Pilate is playing a chess game with the Sanhedrin and the people. He is aware of the pitfalls. When they bring Jesus for judgement, Pilate realizes that there isn’t (technically) any reason for him to intervene. But the religious leaders know that Pilate has intervened plenty of times in the past with less reasons than this. His ethic is entirely situational. His violent tendencies are his only predictable quality.[4]

Listen, he once spent money from the Temple to build an aqueduct. The religious leaders complained. So he had soldiers hidden in the crowd of Jews while addressing them and, when Jews again protested his actions he gave the signal for his soldiers to randomly attack, beat and kill – in an attempt to silence Jewish protest.  It happens. If people are speaking out, even if they are right, there are ways for the powerful to do their best to silence them. You can brutally turn them back. Or you can pass legislation that allows the government to seize their possessions. Power does that stuff to shut you up.

And that is what the religious leaders were doing. They wanted Jesus shut up. They were not as powerful as Rome, so it would be helpful if they could get Pilate to do their work. Ordinarily this might have not been a problem. Pilate was a guy who regularly killed people and dealt in alternate facts. During his interrogation, Jesus tells Pilate:

‘You say that I am a king. For this I was born, and for this I came into the world, to testify to the truth. Everyone who belongs to the truth listens to my voice.’ Pilate asked him, ‘What is truth?’[5]

You can read Pilate’s response as an honest and straightforward question. Or it can be read as rhetorical, not expecting an answer, from a man who is used to speaking lies in the place of truth to get what he wants.

It is understandable that Pilate freely substitutes the concerns of commerce over justice. But the religious folk? Even those you expect to know the truth sometimes get the object of their faith mixed up. Instead of God, it becomes something more convenient. Sometimes it is easier to hitch your wagon with a known tyrant whose violence can be predicted rather than a God who works independently in subtle and mysterious ways.

Then, Pilate brought Jesus out one last time and said to the religious leaders,

‘Here is your King!’ 15They cried out, ‘Away with him! Away with him! Crucify him!’ Pilate asked them, ‘Shall I crucify your King?’ The chief priests answered, ‘We have no king but the emperor.’[6]

And then Pilate knew he had everyone right were they needed to be. Despite appearances, the religious question is a convenience. The real issue is that Jesus has transgressed is the economy of Rome and the economy of the temple. Now there is no going back.[7]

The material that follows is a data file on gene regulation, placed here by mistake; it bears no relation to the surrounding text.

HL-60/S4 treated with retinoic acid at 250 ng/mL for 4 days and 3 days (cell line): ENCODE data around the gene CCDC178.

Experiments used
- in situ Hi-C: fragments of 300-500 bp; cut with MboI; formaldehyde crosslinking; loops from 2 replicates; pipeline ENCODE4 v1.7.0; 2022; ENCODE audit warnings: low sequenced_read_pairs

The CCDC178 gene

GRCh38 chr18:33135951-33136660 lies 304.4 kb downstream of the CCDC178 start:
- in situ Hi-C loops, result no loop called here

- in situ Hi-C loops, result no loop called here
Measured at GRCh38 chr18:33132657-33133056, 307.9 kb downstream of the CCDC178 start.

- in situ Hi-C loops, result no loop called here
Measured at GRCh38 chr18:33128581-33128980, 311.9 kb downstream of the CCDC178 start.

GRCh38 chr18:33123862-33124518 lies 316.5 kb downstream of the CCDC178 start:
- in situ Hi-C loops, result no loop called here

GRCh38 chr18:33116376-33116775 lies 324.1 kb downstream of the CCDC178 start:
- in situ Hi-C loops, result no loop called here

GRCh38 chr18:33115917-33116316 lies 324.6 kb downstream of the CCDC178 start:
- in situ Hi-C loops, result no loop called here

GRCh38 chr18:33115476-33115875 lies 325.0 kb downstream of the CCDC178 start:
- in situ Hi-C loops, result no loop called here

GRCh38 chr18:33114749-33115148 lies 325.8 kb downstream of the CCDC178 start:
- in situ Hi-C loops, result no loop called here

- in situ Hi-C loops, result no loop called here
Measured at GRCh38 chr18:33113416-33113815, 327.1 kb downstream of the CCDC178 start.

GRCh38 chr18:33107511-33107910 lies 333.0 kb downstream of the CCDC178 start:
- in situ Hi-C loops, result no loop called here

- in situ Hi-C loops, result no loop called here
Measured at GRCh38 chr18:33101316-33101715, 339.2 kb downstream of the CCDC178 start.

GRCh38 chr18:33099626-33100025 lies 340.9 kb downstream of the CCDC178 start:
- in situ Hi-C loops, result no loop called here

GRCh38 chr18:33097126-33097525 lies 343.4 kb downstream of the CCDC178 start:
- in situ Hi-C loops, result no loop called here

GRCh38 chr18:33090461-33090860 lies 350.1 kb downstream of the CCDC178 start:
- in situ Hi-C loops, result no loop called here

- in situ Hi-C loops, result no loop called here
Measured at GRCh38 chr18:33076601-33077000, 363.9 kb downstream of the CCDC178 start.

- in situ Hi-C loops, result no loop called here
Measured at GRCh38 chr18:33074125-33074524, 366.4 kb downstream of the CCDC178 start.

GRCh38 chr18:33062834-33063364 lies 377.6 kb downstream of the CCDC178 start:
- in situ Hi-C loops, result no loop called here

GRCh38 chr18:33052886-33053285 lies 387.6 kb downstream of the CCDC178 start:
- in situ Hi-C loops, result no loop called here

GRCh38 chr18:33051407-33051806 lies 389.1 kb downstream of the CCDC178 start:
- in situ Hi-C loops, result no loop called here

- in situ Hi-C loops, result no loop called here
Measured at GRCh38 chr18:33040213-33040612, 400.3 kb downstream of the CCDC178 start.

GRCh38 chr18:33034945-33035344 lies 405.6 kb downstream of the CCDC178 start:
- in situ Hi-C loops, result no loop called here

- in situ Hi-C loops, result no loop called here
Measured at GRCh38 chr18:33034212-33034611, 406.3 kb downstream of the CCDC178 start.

“So Jesus’ crucifixion is not a terrible mistake, or the result of an unfortunate combination of circumstances. The Son of God is executed by the representative of there Roman Empire, at the instigation and initiative of the local (religious) aristocracy.”[8] This is not the last time that religious leaders enlist the help of a ruthless tyrant in service to their own ends. In the case of Jesus, history has wanted to blame the religious leaders because this gospel was written at a time when the church was interested in getting cozy with the empire. And it is easier to not offend the empire if you place the blame on the Sanhedrin.   But Pilate, despite his protests of innocence, is the one who allows this to happen. Blame is shifted somewhere else by the powerful all the time.   Both the religious establishment and the politicians have shown just who they are and unfortunately, not everyone believed them.

This story easily translates into our times. Jesus is saying that God does not bless the current state of affairs, no matter how much we like it. So there are a couple of lessons to be learned here. For people like Pilate, especially among those who love the empire more than anything else, it is easy to get your facts wrong and commit all kinds of atrocities. For the sincerest folks, even the religious establishment, who are attempting to be faithful, there is always a danger…the danger is that you confuse the emperor, whoever it is, with God. In both cases, what you lose in that bargain is your soul.

When someone shows you who they are, you should believe them the first time.


[1]Jose A. Pagola, Jesus: A Historical Approximation, Convivium: Miami, 2007, p. 361

[2] Josephus, The Jewish War

[3] Michael Piazza, “The Liberating Word,” March 9, 2017.

[4] Pagola, p. 362

[5] John 18: 37-38

[6] John 19:14-15

[7] on Pilate and Caiaphas’ complicity, see Pagola, p. 363.

[8] Pagola p. 367

[9] John 18:19-22